In this report, CHIKA OKEKE examines issues bordering on resuscitation of Lake Chad and the need for regional governments to tackle the problem headlong.

The Lake Chad is encircled by four countries of Nigeria, Cameroon, Niger and Chad while the greater part of its shorelines are made up of marshes.

Also, the Lake Chad Basin Commission (LCBC) which is an inter-governmental organisation that oversees water and other natural resource usage in the basin drew its membership from eight countries of Cameroon, Chad, Niger, Nigeria, Algeria, the Central African Republic, Libya, and Sudan due to their proximity to Lake Chad.

It was estimated that 12 per cent of the over 400 million people in these countries live around the lake and depended on it for crop and livestock farming, fishing, commerce and trade.

With 90 per cent of the lake’s water coming from the Chari River, its initial size was estimated to be about 400.000 sq. by 4000 BC.

Findings by LEADERSHIP NEWSPAPER revealed that by January 15, 2007, the lake had shrunk to 500 sq. km, signifying over 90 per cent decline from its normal size.

This has further affected the agricultural livelihood of about 5 million Nigerians and Chadians already battered by insurgency.

Experts have attributed the shrinking to overgrazing, population growth, climate change and insecurity that led to decline in vegetation and increased desertification.

However, a 2017 report from the United Nations (UN) Office for the Coordination of Humanitarian Affairs (OCHA) Nigeria hinted that about 7 million people across the Lake Chad basin struggling with food insecurity needed assistance.

It further stated that more than 1.8 million people in the north-east Nigeria were food insecure at emergency levels, while 11 million people are in urgent need of humanitarian assistance within the region.

The report highlighted that Boko Haram’s attacks and military counter-offensives have displaced 2.3 million people even as majority of the displaced were sheltered by communities who were among the world’s most vulnerable.

It disclosed that Lake Chad basin is grappling with complex humanitarian emergency that have affected about 17 million people across north-eastern Nigeria, Cameroon’s far north, Western Chad and south-east Niger.

While noting that over 2.3 million people had fled their homes, UN lamented that the protection strategy highlighted by governments of Nigeria, Cameroon, Chad and Niger in the Abuja Action statement of June 2016, remained an ongoing challenge.

While scientists have expressed fear that Lake Chad might dry soon, violence and insecurity have disrupted trade and markets, just as vital infrastructure such as health centres, schools, water pipelines, bridges and roads have been destroyed.

Worried by the crisis, the United Nations Development Programme (UNDP) Nigeria with funding support from the government of Germany on May this year, organised the inaugural meeting of governors in the Lake Chad basin in Maiduguri.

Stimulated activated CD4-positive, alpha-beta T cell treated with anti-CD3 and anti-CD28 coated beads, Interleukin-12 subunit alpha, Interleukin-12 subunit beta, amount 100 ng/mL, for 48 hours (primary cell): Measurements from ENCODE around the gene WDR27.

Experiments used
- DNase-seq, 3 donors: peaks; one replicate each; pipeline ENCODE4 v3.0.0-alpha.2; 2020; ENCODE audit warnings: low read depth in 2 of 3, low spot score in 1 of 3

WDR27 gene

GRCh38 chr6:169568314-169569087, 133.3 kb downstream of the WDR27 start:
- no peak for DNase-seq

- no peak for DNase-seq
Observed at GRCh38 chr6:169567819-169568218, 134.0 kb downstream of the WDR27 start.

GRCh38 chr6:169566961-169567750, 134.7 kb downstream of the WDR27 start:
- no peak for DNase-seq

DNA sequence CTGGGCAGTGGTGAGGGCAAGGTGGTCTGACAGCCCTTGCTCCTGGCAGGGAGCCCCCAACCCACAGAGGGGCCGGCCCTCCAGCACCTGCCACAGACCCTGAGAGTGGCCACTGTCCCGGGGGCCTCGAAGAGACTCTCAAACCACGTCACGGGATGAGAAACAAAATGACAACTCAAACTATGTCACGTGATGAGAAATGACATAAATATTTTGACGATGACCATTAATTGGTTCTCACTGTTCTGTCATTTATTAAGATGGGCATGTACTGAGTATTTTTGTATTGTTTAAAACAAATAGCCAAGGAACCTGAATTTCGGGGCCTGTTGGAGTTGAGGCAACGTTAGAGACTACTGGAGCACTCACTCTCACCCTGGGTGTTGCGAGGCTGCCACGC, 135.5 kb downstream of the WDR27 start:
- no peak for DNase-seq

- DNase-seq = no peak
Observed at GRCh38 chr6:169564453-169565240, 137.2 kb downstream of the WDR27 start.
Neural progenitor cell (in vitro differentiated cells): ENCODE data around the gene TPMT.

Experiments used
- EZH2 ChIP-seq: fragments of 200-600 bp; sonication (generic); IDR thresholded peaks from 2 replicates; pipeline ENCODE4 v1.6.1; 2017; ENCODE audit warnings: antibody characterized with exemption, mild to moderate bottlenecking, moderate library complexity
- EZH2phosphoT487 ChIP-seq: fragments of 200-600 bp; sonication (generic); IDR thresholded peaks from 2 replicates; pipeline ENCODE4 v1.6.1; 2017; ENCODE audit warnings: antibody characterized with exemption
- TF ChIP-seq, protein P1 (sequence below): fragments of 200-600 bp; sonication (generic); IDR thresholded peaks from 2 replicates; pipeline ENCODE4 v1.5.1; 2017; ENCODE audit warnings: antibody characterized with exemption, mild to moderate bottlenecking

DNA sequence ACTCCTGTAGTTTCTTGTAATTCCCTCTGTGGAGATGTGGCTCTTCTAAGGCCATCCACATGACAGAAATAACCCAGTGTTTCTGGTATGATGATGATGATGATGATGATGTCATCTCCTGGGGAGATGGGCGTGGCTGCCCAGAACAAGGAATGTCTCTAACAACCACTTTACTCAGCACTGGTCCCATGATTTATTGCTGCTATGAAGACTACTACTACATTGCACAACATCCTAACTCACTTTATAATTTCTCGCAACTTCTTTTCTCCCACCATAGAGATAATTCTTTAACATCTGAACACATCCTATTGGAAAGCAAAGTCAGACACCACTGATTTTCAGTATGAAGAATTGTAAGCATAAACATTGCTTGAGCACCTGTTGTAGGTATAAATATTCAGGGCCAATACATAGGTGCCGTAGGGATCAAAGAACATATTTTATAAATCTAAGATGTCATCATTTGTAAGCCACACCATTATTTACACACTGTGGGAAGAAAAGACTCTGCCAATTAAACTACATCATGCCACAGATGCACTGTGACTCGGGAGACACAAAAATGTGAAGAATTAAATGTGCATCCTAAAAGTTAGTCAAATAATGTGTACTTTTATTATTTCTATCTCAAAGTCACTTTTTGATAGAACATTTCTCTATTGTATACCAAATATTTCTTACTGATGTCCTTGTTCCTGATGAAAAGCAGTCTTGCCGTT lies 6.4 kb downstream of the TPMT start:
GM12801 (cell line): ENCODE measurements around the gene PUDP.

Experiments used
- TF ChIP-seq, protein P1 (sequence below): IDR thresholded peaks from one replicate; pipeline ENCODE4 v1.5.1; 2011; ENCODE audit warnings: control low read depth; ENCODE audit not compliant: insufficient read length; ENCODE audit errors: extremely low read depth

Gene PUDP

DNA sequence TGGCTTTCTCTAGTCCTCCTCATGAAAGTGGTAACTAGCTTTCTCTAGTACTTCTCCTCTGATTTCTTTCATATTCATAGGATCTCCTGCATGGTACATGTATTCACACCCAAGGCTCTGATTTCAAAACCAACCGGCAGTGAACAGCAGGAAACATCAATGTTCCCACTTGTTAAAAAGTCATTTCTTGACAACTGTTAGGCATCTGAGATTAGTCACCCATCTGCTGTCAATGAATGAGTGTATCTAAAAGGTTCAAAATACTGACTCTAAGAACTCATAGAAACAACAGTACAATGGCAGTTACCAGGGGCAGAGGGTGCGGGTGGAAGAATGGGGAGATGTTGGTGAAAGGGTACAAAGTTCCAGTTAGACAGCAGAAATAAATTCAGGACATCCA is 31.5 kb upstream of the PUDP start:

Part of the resolution was to establish the Lake Chad basin governors’ forum, aimed at supporting ongoing national, regional and multilateral efforts towards stability of the region by the African Union (AU).

It was also intended to proffer workable strategy towards the resuscitation of Lake Chad.

Despite their intent, revamping of the lake might be a herculean task given the over 10- year activities of Boko Haram that led to increased migration.

Cross section of experts that spoke with LEADERSHIP expressed fear that the activities of Boko Haram would cripple the planned recharging of Lake Chad if not tackled.

A board member of NINGONET for humanitarian development response initiative, a non-governmental organisation, Mr Tim Aniebonam, stated that the restoration of Lake Chad was impossible without crippling insurgency in the neighbouring communities.

The expert wondered why several countries had refused to make the needed commitments to reactivate and rehabilitate Lake Chad which he said worsened with the over 10 years activities of Boko Haram.

Aniebonam maintained that no contractor would accept to work around the Chad basin even if the resources were available.

He recalled the kidnap of two expatriates hired to install wind energy project in Katsina despite the huge sums of money invested in the project by the foreigners.

Aniebonam was emphatic that no business would thrive without security adding that farmers could no longer go to farms due to the escalating killings by herdsmen.

He stated that for contractors to work on Lake Chad due to its potentials to boost agriculture, fishing and other activities in Nigeria and beyond that there was the need for the presence of heavily armed security personnel which he said was lacking in the region.